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The Epidemic Of School Violence: Former Bullied Student Reaches Out To Prevent School Rampages


January 23, 2007 – In junior high, she ate her lunch in bathroom stalls. By high school, Lizzie Vishnevsky spent lunchtime calling depression hotlines.

Vishnevsky was bullied. She was the butt of jokes. And she wasn’t laughing.

“On the very first day of junior high, a boy put a dead bug in my hair,” Vishnevsky remembers, “and I was nicknamed ‘bugs’ from that first day until the very end of junior high.”

“I remember being scared of everything and having vivid, frightening nightmares every night.”

It got so bad, she thought about suicide. And she came close.

And she thought about getting even.

She considered hurting the kids who made her life a living hell. She thought about taking a gun to school or a knife and doing something. But she never did.

Something stopped her.

“It’s not okay to do whatever you feel just because you’re hurting,” Vishnevsky says.

Vishnevsky is all grown up now, with four children of her own. And she’s on a mission to prevent school violence.

Lizzie Vishnevsky On Preventing School Violence

Lizzie Vishnevsky’s life-experiences uniquely qualify her to speak about school violence. She’s reaching out to students who may be on the verge of lashing out. She knows the signs. She knows the mindset. She’s been there.

Because she understands the desperation that bullied, isolated, depressed students feel, Vishnevsky has turned her experiences into a book to curb the epidemic of school violence and to give her perspective on life.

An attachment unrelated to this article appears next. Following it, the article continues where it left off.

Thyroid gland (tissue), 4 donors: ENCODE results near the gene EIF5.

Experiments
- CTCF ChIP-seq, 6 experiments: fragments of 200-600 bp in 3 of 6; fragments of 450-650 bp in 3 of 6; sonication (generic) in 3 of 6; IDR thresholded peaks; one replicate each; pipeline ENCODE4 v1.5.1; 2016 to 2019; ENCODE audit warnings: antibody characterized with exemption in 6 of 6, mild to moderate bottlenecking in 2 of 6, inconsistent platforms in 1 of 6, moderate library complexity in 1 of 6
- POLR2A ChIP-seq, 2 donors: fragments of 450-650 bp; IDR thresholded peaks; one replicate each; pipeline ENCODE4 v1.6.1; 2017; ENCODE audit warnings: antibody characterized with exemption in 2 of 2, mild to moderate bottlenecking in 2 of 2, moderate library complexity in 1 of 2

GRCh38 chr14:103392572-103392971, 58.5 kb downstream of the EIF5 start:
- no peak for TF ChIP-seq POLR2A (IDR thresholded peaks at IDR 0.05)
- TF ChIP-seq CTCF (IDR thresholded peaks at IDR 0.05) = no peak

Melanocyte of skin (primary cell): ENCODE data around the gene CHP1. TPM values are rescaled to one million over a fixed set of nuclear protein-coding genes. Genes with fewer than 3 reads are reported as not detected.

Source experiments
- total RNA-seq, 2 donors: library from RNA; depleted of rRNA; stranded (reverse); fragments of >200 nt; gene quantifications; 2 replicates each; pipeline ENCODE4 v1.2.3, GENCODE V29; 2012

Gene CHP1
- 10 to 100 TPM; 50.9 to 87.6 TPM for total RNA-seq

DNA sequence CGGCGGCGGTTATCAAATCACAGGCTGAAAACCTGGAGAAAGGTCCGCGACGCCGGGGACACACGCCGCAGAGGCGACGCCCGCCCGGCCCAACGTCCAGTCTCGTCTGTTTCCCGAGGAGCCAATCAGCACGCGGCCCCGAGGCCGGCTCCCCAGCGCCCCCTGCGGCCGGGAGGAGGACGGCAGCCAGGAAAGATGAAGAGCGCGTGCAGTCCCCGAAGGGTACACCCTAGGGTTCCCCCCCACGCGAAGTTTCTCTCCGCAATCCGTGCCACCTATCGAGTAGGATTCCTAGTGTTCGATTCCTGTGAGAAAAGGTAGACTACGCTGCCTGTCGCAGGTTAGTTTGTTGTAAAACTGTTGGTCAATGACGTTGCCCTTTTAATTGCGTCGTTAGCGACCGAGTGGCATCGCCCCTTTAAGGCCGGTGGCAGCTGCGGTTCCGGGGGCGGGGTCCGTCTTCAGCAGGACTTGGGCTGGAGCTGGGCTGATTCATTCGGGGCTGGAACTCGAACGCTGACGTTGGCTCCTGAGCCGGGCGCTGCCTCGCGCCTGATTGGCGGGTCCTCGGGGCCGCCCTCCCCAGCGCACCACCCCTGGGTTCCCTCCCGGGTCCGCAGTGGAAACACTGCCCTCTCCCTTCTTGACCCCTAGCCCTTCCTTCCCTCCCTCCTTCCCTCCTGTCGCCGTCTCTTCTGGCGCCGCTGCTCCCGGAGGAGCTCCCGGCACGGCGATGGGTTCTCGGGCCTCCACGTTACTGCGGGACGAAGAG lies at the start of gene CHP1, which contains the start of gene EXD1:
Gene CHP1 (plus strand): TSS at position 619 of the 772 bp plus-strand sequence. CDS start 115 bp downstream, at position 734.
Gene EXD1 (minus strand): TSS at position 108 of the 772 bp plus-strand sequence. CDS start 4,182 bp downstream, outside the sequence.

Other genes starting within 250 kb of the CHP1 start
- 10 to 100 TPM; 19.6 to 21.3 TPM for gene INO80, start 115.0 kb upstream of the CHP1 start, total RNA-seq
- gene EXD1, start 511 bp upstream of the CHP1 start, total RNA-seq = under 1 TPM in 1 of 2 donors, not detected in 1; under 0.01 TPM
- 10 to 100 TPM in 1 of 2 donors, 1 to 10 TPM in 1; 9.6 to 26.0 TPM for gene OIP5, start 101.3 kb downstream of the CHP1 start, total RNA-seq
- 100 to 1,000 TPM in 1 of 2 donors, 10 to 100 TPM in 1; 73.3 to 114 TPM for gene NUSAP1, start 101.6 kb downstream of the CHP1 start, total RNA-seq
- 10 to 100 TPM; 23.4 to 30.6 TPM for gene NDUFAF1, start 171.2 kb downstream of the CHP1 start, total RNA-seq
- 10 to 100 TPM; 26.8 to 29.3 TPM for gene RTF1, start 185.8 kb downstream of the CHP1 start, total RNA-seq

The Power To Be (ISBN #1424134048, $13.95) is about hope. It’s a book about how to overcome life’s struggles. It’s for teens and young adults—and even grown-ups--who feel hopeless and helpless—to let them know that there is a way out.

“I want my book to touch people’s hearts, to inspire them, and give them hope. “It’s such a crazy world we live in, but we should never give up.”

Though it’s been many years since her days in junior high and high school, the painful experiences are still with her.

“When I read or hear about a school tragedy, I do go back in my mind to when I was a student,” says Vishnevsky, “Back then, I was hurting so badly and nobody seemed to hear my cries for help.”

And she wants to prevent others from feeling that same way.

About Lizzie Vishnevsky:
Lizzie Vishnevsky lives in New Jersey along with her four children.

Contact Info:
To arrange a telephone interview, please contact To read excerpts of The Power To Be, please visit her web site
Ms. Vishnevsky will make a donation out of some of the book proceeds to help children in need.


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